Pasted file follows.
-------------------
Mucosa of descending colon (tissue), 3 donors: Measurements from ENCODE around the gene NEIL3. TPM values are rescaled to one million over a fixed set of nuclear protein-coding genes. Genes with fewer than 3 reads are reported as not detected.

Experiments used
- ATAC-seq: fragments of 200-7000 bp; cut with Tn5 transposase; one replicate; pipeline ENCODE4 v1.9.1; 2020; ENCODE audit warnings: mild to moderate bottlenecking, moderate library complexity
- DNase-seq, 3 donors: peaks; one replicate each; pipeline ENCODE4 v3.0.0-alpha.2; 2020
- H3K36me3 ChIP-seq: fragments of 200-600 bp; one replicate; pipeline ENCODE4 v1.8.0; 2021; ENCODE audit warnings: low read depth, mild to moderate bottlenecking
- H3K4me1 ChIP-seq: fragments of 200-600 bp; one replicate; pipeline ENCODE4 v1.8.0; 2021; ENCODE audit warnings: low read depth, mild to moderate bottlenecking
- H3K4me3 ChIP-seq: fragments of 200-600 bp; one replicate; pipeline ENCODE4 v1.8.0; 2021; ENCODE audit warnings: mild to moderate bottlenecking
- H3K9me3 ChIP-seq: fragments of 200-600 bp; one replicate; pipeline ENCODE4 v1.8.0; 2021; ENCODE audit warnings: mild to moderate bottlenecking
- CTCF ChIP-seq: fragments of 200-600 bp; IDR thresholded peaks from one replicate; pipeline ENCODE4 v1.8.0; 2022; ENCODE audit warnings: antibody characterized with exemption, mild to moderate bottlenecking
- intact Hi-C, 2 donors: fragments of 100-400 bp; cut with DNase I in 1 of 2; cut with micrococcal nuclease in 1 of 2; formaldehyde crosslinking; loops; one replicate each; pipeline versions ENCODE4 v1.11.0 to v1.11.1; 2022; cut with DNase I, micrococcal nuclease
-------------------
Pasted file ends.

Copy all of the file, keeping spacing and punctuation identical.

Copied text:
Mucosa of descending colon (tissue), 3 donors: Measurements from ENCODE around the gene NEIL3. TPM values are rescaled to one million over a fixed set of nuclear protein-coding genes. Genes with fewer than 3 reads are reported as not detected.

Experiments used
- ATAC-seq: fragments of 200-7000 bp; cut with Tn5 transposase; one replicate; pipeline ENCODE4 v1.9.1; 2020; ENCODE audit warnings: mild to moderate bottlenecking, moderate library complexity
- DNase-seq, 3 donors: peaks; one replicate each; pipeline ENCODE4 v3.0.0-alpha.2; 2020
- H3K36me3 ChIP-seq: fragments of 200-600 bp; one replicate; pipeline ENCODE4 v1.8.0; 2021; ENCODE audit warnings: low read depth, mild to moderate bottlenecking
- H3K4me1 ChIP-seq: fragments of 200-600 bp; one replicate; pipeline ENCODE4 v1.8.0; 2021; ENCODE audit warnings: low read depth, mild to moderate bottlenecking
- H3K4me3 ChIP-seq: fragments of 200-600 bp; one replicate; pipeline ENCODE4 v1.8.0; 2021; ENCODE audit warnings: mild to moderate bottlenecking
- H3K9me3 ChIP-seq: fragments of 200-600 bp; one replicate; pipeline ENCODE4 v1.8.0; 2021; ENCODE audit warnings: mild to moderate bottlenecking
- CTCF ChIP-seq: fragments of 200-600 bp; IDR thresholded peaks from one replicate; pipeline ENCODE4 v1.8.0; 2022; ENCODE audit warnings: antibody characterized with exemption, mild to moderate bottlenecking
- intact Hi-C, 2 donors: fragments of 100-400 bp; cut with DNase I in 1 of 2; cut with micrococcal nuclease in 1 of 2; formaldehyde crosslinking; loops; one replicate each; pipeline versions ENCODE4 v1.11.0 to v1.11.1; 2022; cut with DNase I, micrococcal nuclease